# Arbitrary basis solutions to the Dirac equation

I'm considering solutions to the free Dirac equation $$(i\gamma^\mu\partial_\mu-m)\psi=0$$ where $$\psi$$ is the 4-component bispinor field being solved for, and the $$\gamma^\mu$$ matrices must satisfy $$\{\gamma^\mu,\gamma^\nu\}=2\eta^{\mu\nu}$$.

Using the plane-wave Ansantz $$\psi=u(p)e^{-ip_\mu x^\mu}$$ (so-called positive frequency), the equation becomes $$(p_\mu \gamma^\mu-m)u(p)=0$$ Additionally left-multiplying by $$(p_\nu\gamma^\nu+m)$$ leads to $$(p_\nu\gamma^\nu+m)(p_\mu \gamma^\mu-m)u(p)=(p_{\nu}p_{\mu}\eta^{\nu\mu}-m^2)u(p)=0$$ which constrains $$p_\mu$$ to lie on the relativistic mass shell.

Similarly, the Ansatz $$\psi=v(p)e^{ip_\mu x^\mu}$$ (so-called negative frequency) leads to $$(p_\nu\gamma^\nu+m)v(p)=0$$ where again $$p_\mu$$ must lie on the mass shell.

Looking at the equation for $$u(p)$$, we see the solutions in fact form the kernel of the matrix $$p_\mu\gamma^\mu-m$$ At this point, all texts I have read proceed with some concrete basis for the $$\gamma^\mu$$. In the Weyl basis for example, where $$\gamma^\mu=\begin{pmatrix}0 & \sigma^\mu \\ \bar\sigma^\mu & 0\end{pmatrix}, \quad \quad\sigma^0\equiv \bar\sigma^0 \equiv I_2, \sigma^k\text{are the Pauli matrices}, \bar\sigma^k\equiv -\sigma^k$$ the solutions can be written as (see e.g. David Tong's lecture notes)

$$u(p)=\begin{pmatrix}\sqrt{p_\mu\sigma^\mu}\chi \\ \sqrt{p_\mu\bar\sigma^\mu}\chi\end{pmatrix}$$ where $$\chi$$ is an arbitrary two-entry column matrix. That is to say, for a given $$p$$, there are essentially two linearly independent solutions. Or said another way, the matrix $$p_\mu \gamma^\mu-m$$ has rank 2.

Working in other usual basis for the $$\gamma^\mu$$, one similarly finds two independent solutions for $$u(p)$$. The equation for $$v(p)$$ leads to 2 further solutions, this time spanning the kernel of the matrix $$p_\mu \gamma^\mu + m$$

Physically, this seems to be entirely reasonable: for a give momentum, and choice of frequency sign (i.e. u or v), there are two possible independent spin orientations. This leads me to suspect, that the rank of $$p_\mu \gamma^\mu \pm m$$ should always be 2, regardless of the particular choice of $$\gamma^\mu$$.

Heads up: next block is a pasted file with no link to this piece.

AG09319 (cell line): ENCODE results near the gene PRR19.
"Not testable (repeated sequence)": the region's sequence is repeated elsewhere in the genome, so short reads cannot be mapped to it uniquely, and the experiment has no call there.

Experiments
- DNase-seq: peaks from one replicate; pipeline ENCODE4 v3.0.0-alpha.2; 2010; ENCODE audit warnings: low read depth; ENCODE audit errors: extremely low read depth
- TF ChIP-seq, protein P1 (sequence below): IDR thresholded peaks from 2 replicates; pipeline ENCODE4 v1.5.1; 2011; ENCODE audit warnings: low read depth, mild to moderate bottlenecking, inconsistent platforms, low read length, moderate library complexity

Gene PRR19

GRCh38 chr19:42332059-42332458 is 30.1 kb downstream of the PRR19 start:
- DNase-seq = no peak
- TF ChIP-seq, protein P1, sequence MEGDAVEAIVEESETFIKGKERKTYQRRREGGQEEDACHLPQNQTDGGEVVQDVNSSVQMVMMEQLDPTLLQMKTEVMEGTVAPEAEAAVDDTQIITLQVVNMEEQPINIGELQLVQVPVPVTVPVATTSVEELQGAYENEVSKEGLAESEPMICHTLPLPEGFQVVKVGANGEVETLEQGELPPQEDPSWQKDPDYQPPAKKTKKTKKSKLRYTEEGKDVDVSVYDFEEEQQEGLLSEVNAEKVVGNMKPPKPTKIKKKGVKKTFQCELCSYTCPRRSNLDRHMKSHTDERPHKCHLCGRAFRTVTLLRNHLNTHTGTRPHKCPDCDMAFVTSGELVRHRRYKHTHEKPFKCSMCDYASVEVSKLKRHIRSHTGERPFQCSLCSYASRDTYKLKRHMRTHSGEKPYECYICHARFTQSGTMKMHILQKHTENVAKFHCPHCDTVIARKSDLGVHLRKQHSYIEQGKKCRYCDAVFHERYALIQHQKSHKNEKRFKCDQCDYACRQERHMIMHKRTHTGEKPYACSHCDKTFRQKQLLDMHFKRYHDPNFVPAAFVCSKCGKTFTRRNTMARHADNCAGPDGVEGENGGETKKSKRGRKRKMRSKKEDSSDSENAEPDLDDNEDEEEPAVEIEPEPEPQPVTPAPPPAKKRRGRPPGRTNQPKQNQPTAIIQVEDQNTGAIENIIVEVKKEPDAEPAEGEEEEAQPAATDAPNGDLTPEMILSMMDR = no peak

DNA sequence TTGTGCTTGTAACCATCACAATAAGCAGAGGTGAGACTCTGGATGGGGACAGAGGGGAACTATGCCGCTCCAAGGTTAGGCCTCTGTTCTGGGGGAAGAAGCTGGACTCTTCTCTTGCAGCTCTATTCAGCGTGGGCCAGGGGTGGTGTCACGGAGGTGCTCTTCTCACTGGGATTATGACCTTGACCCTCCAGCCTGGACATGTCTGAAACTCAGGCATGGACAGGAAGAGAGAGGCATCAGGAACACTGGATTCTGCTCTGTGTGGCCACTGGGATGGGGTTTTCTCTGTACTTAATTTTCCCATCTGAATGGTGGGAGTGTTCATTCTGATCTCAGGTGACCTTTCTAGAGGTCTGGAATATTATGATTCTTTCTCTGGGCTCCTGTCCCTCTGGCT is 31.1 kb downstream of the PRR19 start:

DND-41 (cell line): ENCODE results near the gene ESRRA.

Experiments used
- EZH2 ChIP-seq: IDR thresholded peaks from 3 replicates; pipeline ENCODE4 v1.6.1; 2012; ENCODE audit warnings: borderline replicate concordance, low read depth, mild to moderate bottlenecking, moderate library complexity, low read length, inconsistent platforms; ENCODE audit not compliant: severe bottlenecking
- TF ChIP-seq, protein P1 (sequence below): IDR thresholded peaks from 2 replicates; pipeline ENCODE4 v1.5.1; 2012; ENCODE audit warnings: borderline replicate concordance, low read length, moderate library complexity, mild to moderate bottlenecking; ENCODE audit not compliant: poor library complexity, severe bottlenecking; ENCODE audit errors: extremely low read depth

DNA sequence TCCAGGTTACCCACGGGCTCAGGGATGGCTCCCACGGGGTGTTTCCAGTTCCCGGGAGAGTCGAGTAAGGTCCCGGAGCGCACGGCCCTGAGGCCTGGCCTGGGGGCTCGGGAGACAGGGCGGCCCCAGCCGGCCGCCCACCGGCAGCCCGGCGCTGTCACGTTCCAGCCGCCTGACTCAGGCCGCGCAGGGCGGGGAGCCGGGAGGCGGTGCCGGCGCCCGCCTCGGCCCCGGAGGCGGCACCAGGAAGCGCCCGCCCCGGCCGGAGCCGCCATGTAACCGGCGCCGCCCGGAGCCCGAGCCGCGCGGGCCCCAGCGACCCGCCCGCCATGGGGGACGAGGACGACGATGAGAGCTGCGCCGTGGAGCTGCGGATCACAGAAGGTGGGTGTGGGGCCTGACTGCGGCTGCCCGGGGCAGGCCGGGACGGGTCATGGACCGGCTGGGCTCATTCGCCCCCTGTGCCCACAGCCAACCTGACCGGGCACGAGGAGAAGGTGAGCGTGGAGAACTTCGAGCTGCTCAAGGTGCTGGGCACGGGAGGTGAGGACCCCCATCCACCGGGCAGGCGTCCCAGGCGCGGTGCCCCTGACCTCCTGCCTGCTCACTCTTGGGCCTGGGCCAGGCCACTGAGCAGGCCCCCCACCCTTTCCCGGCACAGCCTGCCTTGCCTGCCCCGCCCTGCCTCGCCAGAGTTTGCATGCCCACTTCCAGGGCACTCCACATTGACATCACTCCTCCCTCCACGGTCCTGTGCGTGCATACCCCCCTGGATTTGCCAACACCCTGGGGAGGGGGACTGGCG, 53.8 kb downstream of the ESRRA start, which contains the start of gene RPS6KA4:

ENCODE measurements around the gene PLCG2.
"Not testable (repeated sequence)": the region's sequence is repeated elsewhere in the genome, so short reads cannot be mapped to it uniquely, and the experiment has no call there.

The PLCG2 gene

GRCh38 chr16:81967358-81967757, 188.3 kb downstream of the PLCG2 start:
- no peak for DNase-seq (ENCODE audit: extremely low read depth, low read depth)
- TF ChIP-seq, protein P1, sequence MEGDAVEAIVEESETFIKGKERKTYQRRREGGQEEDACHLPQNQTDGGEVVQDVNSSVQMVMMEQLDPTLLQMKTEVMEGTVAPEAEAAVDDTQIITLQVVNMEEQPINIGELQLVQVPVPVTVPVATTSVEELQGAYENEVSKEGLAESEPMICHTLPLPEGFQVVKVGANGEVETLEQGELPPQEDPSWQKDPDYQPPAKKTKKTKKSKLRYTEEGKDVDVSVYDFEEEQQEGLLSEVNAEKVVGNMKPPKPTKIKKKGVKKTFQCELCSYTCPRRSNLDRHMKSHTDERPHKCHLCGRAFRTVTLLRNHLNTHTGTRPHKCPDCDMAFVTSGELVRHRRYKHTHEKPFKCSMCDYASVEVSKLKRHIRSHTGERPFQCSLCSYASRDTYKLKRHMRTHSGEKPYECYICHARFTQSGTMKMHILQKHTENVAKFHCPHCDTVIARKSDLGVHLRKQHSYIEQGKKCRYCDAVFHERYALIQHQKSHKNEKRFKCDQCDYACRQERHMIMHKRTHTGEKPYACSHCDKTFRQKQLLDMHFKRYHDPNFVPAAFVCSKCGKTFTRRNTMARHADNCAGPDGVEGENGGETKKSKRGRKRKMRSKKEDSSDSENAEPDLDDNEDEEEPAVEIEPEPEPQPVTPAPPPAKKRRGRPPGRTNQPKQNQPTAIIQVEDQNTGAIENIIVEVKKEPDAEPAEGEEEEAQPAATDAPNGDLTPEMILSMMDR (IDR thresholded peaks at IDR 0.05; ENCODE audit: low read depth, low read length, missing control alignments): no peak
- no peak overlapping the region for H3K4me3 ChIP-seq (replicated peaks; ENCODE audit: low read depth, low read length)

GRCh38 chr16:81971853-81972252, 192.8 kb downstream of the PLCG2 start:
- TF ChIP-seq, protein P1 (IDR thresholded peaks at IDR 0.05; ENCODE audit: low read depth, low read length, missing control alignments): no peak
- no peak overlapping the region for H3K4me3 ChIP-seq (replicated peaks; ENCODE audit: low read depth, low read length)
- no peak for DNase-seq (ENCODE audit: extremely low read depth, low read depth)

So here's my question: (how) can I show this to indeed be the case? Is there some bispinor basis-independent calculation possible, using nothing more than the anticommutation constraint on the $$\gamma^\mu$$?

The best I've come up with thus far, is to note that when $$p$$ is on-shell, $$(p_\mu\gamma^\mu-m)(p_\nu\gamma^\nu+m)=p_\mu p^\mu - m^2=0$$ proves that all the columns of $$(p_\nu\gamma^\nu+m)$$ belong to $$(p_\mu\gamma^\mu-m)$$'s kernel and therefore it must have dimension > 0. But I haven't found how to show it equals exactly 2...

• The usual way to prove that the rank is always 2 is to show that any two representations of the Dirac matrices are related by a similarity transformation, which automatically preserves the rank of something like that. However, that is probably a lot more mathematical machinery than is needed for what you are asking.
– Buzz
Jul 27, 2021 at 16:11

## 1 Answer

Ok, here is my proof:

Firstly, the $$\gamma^\mu$$ matrices, whatever the basis, must be traceless. Indeed, $$\{\gamma^\mu,\gamma^\nu\}=2\eta^{\mu\nu}$$ implies that 1) $$\gamma^\mu\gamma^\nu$$=$$-\gamma^\nu\gamma^\mu$$ when $$\mu \neq \nu$$, and 2) $$\gamma^\nu\gamma^\nu=\pm I_4$$ (no summation over $$\nu$$), and therefore $$2 tr(\gamma^\mu)=\pm 2 tr(\gamma^\nu\gamma^\nu\gamma^\mu) = \pm tr[\gamma^\nu(\gamma^\nu\gamma^\mu)-(\gamma^\nu\gamma^\mu)\gamma^\nu]=0$$ since the trace of a matrix product is independent of the order of factors.

Next, if a matrix $$A$$ has an Eigenvalue $$\lambda$$, with Eigenvector $$v_\lambda$$, then $$A^2 v_\lambda=A \lambda v_\lambda = \lambda A v_\lambda = \lambda^2 v_\lambda$$ i.e. $$\lambda^2$$ is an Eigenvalue of $$A^2$$. By corollary, all Eigenvalues of $$A$$, must be a square root of some Eigenvalue of $$A^2$$.

Finally, we have $$p_\mu\gamma^\mu p_\nu \gamma^\nu = \frac{1}{2}p_\mu p_\nu\{\gamma^\mu,\gamma^\nu\}=p_\mu p_\nu \eta^{\mu\nu}=m^2 I_4$$

Therefore $$p_\mu\gamma^\mu$$ can ONLY have Eigenvalues $$+m$$ or $$-m$$. Furthermore, as a linear combination of the traceless $$\gamma^\mu$$, we also have $$tr(p_\mu\gamma^\mu)=0$$. Since the trace equals the sum of Eigenvalues, they must be exactly $$+m$$ and $$-m$$, each with multiplicity 2.

Then, $$p_\mu\gamma^\mu+m$$ has Eigenvalues $$2m$$ and $$0$$, each with multiplicity 2, and $$p_\mu\gamma^\mu-m$$ has Eigenvalues $$0$$ and $$-2m$$, each with multiplicity 2, confirming my suspicion, that they have kernels of dimension 2, regardless of the $$\gamma^\mu$$ representation basis.